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Keywords:

  • access block;
  • emergency department;
  • length of stay;
  • model of care;
  • streaming

Abstract

Objective

Australian EDs are required to conform to the National Emergency Access Target (NEAT): patients must be discharged within 4 h of arrival. The aim of the present study was to determine if a model of care called Senior Assessment and Streaming (SAS) would increase the proportion of patients achieving NEAT.

Methods

Stable, ambulant patients considered to have problems that early consultant-level assessment was likely to improve processing efficiency were streamed through a dedicated clinical area staffed by an ED physician, intern and nurse. The proportion of patients achieving NEAT were compared between days with or without SAS, adjusted for confounding variables.

Results

The 18 962 patients presented during the study, 6828 on days with SAS, 12 134 on days without. On days with SAS, there were more presentations, more admissions, lower access to ward beds and fewer staff working hours. After controlling for confounding, the odds of meeting NEAT on days with SAS was 15% higher compared with days without (odds ratio, 1.15; 95% confidence interval [CI], 1.07–1.24; P < 0.001). For the subgroups of patients admitted, discharged, triage category 3, 4, 5, or presentation 12.00–18.00 the odds of meeting NEAT on days with SAS was, respectively, 1.10 (95% CI, 0.98–1.23; P = 0.10), 1.17 (95% CI, 1.07–1.28; P < 0.001), 1.17 (95% CI, 1.08–1.27; P < 0.001) and 1.19 (95% CI, 1.06–1.35; P = 0.003). The odds of a patient not waiting to be seen on days with SAS was 28% lower compared with days without (odds ratio, 0.72; 95% CI, 0.58–0.90; P = 0.003).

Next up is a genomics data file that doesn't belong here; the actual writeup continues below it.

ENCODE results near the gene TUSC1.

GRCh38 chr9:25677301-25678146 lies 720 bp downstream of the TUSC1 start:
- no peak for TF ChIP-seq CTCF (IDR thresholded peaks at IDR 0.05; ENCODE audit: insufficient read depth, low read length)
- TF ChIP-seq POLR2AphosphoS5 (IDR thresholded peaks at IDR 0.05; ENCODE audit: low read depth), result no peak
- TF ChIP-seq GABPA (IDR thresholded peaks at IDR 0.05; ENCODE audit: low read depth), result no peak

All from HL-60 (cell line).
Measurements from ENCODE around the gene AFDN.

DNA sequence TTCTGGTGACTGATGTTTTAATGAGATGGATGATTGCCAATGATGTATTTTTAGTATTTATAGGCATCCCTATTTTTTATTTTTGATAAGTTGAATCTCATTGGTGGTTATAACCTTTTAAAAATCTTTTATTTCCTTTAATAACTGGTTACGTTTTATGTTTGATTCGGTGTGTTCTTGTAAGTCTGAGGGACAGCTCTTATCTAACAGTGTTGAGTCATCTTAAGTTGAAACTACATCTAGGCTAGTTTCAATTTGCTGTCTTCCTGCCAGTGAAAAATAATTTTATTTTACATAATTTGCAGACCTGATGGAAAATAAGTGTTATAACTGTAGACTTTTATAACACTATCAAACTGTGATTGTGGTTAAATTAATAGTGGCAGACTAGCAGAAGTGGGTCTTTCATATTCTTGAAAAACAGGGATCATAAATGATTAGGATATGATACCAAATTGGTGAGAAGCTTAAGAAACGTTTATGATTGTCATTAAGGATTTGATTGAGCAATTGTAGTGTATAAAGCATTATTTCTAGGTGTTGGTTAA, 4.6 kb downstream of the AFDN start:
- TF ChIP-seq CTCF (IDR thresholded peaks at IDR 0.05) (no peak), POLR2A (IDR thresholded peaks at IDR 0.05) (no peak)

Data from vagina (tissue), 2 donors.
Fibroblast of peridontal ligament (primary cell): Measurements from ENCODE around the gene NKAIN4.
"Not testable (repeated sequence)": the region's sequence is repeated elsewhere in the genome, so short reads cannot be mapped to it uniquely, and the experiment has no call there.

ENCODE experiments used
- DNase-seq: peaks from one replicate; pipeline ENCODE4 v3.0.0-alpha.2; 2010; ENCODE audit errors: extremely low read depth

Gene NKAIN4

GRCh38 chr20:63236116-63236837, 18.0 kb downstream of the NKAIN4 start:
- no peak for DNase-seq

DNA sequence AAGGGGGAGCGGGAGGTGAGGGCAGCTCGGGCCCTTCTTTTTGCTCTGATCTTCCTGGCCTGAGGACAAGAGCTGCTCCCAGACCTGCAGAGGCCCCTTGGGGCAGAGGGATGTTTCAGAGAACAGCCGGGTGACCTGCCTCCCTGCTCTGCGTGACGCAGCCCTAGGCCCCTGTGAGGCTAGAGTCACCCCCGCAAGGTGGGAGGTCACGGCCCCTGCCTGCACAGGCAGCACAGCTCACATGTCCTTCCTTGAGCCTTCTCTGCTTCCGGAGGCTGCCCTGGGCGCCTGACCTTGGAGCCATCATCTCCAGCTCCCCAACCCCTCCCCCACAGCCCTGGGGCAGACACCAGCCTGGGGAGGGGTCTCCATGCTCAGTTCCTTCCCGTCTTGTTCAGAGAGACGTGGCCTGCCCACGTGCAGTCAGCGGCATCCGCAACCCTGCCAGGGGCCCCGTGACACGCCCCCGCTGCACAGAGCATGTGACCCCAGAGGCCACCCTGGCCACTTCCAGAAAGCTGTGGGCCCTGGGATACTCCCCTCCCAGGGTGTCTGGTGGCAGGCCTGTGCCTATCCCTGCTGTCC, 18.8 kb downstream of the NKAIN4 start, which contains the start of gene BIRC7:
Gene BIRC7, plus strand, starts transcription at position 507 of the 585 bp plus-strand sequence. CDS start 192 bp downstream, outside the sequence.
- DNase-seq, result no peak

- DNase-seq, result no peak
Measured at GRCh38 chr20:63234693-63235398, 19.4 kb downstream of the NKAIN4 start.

Conclusion

Through the introduction of SAS, the present study has demonstrated that providing early senior medical assessment can improve an ED's ability to meet NEAT.